Public money for public causes and private money for private causes? A short history of tax incentives for charitable giving in Sweden
Philanthropy and Democracy / Philanthropy and the State / Philanthropy in Sweden

Public money for public causes and private money for private causes? A short history of tax incentives for charitable giving in Sweden

Editors’ Note: Continuing HistPhil’s forum on philanthropy in Sweden, Johan Vamstad suggests that Swedes’ longstanding resistance to tax incentives for charitable giving is rooted in a particularly Swedish distinction between the public and the private. Sweden is one of very few countries in the world that does not offer its citizens any tax incentives for charitable giving, something … Continue reading

Philanthropy in Sweden: Historical Legacies and Contemporary Opportunities
Philanthropy and Democracy / Philanthropy and Inequality / Philanthropy and the State / Philanthropy in Sweden

Philanthropy in Sweden: Historical Legacies and Contemporary Opportunities

Editors’ Note: Providing a sweeping history of civil society in Sweden, Lars Trägårdh continues our forum on philanthropy in Sweden. Based on this historical lens, Lars explains the relative novelty of philanthropy in Sweden and concludes by suggesting the types of philanthropy-state relations to which Swedes likely will be most receptive. Compared with most other … Continue reading

Sweden as Exemplar of Scientific Planning Philanthropy
New Works in the Field / Philanthropy and Democracy / Philanthropy and the State / Philanthropy in Sweden

Sweden as Exemplar of Scientific Planning Philanthropy

Editors’ Note: This HistPhil forum on philanthropy in Sweden opens with an essay by HistPhil co-editor Maribel Morey. It will be followed by contributions from Lars Trägårdh, Johan Vamstad, Noomi Weinryb, Johanna Palmberg, Pontus Braunerhjelm, and Jaakko Turunen. Though planned for some months, we are publishing this forum right as a national conversation in the United … Continue reading

J. Howard Pew’s Godly Conservatism
History of Philanthropy and Conservatism

J. Howard Pew’s Godly Conservatism

Editors’ Notes: This week, HistPhil begins to wrap up its forum on the history of conservative philanthropy with a post from Andrew Jungclaus. In the period of American history I study—1913 to 1969, a stretch bookended by two pieces of tax legislation dictating the terms under which philanthropic foundations would be organized and run—conservative philanthropy … Continue reading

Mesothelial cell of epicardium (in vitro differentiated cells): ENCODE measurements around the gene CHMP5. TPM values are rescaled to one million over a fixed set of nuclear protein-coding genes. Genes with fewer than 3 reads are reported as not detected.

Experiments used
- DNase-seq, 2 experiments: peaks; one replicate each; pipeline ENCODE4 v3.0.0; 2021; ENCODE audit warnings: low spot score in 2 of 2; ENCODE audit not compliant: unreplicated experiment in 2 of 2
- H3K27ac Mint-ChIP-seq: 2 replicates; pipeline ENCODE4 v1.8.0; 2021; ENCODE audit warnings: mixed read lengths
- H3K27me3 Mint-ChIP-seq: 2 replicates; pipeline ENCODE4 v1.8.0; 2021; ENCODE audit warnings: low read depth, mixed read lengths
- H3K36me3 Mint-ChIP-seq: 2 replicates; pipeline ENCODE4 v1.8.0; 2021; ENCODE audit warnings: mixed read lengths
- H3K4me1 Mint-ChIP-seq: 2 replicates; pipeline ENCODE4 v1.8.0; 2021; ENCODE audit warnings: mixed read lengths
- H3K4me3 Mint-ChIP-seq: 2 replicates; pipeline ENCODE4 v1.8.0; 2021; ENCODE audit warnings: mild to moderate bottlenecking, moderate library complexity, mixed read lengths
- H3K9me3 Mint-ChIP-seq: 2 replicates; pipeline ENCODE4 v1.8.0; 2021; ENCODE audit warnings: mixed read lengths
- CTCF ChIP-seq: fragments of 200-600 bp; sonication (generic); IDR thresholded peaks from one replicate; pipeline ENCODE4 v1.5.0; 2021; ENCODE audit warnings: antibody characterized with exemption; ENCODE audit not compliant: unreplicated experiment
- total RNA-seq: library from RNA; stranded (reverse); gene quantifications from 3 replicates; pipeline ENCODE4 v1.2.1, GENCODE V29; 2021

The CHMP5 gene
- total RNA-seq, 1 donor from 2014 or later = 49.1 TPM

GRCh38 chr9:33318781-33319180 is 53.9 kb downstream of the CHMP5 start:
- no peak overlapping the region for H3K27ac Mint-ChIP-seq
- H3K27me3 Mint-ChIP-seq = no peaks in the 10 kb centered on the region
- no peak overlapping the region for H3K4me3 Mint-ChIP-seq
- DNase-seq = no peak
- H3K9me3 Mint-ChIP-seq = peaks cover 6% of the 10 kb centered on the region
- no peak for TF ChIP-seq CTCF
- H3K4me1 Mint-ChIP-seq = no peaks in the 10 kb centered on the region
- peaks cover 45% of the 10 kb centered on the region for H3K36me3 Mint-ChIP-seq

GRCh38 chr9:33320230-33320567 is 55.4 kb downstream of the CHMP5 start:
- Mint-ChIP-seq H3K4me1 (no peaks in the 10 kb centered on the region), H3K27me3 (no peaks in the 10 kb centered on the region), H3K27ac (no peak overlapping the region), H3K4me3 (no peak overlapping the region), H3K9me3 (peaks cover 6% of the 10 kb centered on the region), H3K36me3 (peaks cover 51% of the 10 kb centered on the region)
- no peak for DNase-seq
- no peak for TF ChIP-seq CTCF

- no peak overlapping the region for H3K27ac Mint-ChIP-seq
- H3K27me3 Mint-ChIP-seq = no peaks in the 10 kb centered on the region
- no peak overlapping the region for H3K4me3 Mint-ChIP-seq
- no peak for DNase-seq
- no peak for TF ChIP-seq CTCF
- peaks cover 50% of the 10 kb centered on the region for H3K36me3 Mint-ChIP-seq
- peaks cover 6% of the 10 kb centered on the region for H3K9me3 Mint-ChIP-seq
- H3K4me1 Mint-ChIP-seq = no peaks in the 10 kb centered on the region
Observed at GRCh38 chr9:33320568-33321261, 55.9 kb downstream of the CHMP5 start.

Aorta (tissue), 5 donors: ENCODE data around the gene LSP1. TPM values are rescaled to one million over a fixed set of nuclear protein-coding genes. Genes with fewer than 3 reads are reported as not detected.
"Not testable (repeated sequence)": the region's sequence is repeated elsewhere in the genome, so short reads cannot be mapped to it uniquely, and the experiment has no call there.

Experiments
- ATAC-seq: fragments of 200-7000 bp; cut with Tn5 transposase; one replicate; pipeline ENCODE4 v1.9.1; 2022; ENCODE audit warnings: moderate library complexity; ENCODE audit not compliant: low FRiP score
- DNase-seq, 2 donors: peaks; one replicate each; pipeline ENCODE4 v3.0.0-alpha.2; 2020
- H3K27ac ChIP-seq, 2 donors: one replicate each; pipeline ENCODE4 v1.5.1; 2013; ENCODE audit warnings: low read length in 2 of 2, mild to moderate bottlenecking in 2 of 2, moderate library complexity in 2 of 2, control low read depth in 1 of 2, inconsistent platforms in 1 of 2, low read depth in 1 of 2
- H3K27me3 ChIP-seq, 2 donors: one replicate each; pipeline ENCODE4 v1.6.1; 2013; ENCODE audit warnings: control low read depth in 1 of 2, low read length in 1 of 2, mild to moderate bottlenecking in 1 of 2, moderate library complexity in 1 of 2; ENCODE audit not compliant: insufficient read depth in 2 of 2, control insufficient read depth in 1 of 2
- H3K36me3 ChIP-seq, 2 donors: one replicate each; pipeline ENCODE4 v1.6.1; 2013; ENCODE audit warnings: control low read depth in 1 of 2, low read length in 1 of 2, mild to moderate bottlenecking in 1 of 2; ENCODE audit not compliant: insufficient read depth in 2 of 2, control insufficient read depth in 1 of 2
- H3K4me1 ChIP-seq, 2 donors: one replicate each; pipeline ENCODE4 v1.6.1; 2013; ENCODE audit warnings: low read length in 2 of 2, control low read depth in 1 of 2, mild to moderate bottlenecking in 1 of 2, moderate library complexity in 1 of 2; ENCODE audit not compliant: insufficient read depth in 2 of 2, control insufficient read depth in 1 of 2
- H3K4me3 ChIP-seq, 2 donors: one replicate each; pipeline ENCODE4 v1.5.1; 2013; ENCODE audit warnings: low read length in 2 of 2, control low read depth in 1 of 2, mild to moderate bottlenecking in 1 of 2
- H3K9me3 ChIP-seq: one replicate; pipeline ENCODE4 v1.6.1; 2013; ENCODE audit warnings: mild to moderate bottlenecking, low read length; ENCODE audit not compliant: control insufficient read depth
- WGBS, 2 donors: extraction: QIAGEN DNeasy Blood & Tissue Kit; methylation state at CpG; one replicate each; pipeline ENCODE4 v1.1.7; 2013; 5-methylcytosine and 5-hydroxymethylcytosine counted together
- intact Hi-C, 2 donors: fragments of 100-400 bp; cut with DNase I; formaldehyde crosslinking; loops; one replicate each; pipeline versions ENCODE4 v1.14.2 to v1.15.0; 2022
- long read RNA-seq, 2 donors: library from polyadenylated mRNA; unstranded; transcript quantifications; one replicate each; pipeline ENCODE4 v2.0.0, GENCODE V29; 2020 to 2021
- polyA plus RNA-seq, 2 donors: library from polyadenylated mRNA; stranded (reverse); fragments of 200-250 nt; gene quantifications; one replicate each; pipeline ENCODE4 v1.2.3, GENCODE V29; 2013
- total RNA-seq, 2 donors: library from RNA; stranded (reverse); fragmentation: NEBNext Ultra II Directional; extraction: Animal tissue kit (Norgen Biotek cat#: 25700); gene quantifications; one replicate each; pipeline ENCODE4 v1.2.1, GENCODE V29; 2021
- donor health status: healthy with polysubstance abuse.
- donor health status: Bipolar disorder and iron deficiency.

The Bradley Foundation’s “Milwaukee Story”: Patience and Perseverance in Foundation Funding of School Choice
History of Philanthropy and Conservatism

The Bradley Foundation’s “Milwaukee Story”: Patience and Perseverance in Foundation Funding of School Choice

Editors’ Note: Daniel Schmidt and Michael Hartmann continue HistPhil’s forum on conservative philanthropy. The Lynde and Harry Bradley Foundation in Milwaukee has generally been considered by both its allies and (grudgingly) by its foes one of the most-effective conservative philanthropies in the United States. This recognition has been due in large part to the grantmaking roles … Continue reading

Philanthropy and the American Far Right
History of Philanthropy and Conservatism

Philanthropy and the American Far Right

Editors’ Note: David Walsh continues HistPhil‘s forum on the history of conservative philanthropy. How should historians—and especially historians of philanthropy—understand the far right in American history? Is the far right simply a lunatic fringe that has, occasionally, managed to briefly coalesce to make an actual impact in American politics? Or have far right politics enjoyed … Continue reading

Political Investment, the Grassroots, and Policy Change: Lessons from the Conservative Legal Movement
History of Philanthropy and Conservatism

Political Investment, the Grassroots, and Policy Change: Lessons from the Conservative Legal Movement

Editors’ Note: Jefferson Decker continues HistPhil‘s forum on the history of conservative philanthropy. In 1973, a group of California lawyers left the administration of Gov. Ronald Reagan to form a new sort of policy organization: a non-profit, “public interest” legal foundation staffed entirely by conservatives. Calling themselves Pacific Legal Foundation, these attorneys sought to defend … Continue reading

Conservative Philanthropy and Political Coalition Building Across the U.S. States
History of Philanthropy and Conservatism

Conservative Philanthropy and Political Coalition Building Across the U.S. States

Editors’ Note: With this post from Alexander Hertel-Fernandez, HistPhil opens a new forum on the history of conservative philanthropy. We are approaching the bounds of this topic expansively, hoping that questions of what constitutes conservative philanthropy, what its lineage might be, and whether it even makes sense to speak of a distinctly conservative philanthropic tradition … Continue reading

Disrupting defaults and upending moral hierarchies in discussions of philanthropic timeframes: A Review of Fleishman’s Putting Wealth to Work
New Works in the Field

Disrupting defaults and upending moral hierarchies in discussions of philanthropic timeframes: A Review of Fleishman’s Putting Wealth to Work

Editors’ Note: Benjamin Soskis reviews Joel Fleishman’s Putting Wealth to Work: Philanthropy for Today or Investing for Tomorrow? HistPhil recently published an excerpt from the book. In his new book, Putting Wealth to Work, Joel Fleishman, a professor of law and public policy at Duke and the director of its Center for Strategic Philanthropy and Civil … Continue reading

Puncturing the Myth of Henry Ford II’s Foundation Resignation–an excerpt from Joel Fleishman’s Putting Wealth to Work
New Works in the Field

Puncturing the Myth of Henry Ford II’s Foundation Resignation–an excerpt from Joel Fleishman’s Putting Wealth to Work

Editors’ Note: The following is a modified excerpt from Joel Fleishman’s recently published book, Putting Wealth to Work: Philanthropy for Today or Investing for Tomorrow? Henry Ford II resigned as a trustee of the Ford Foundation in 1976, 40 years after he assumed his first role at the organization.  His decision to leave, and the way … Continue reading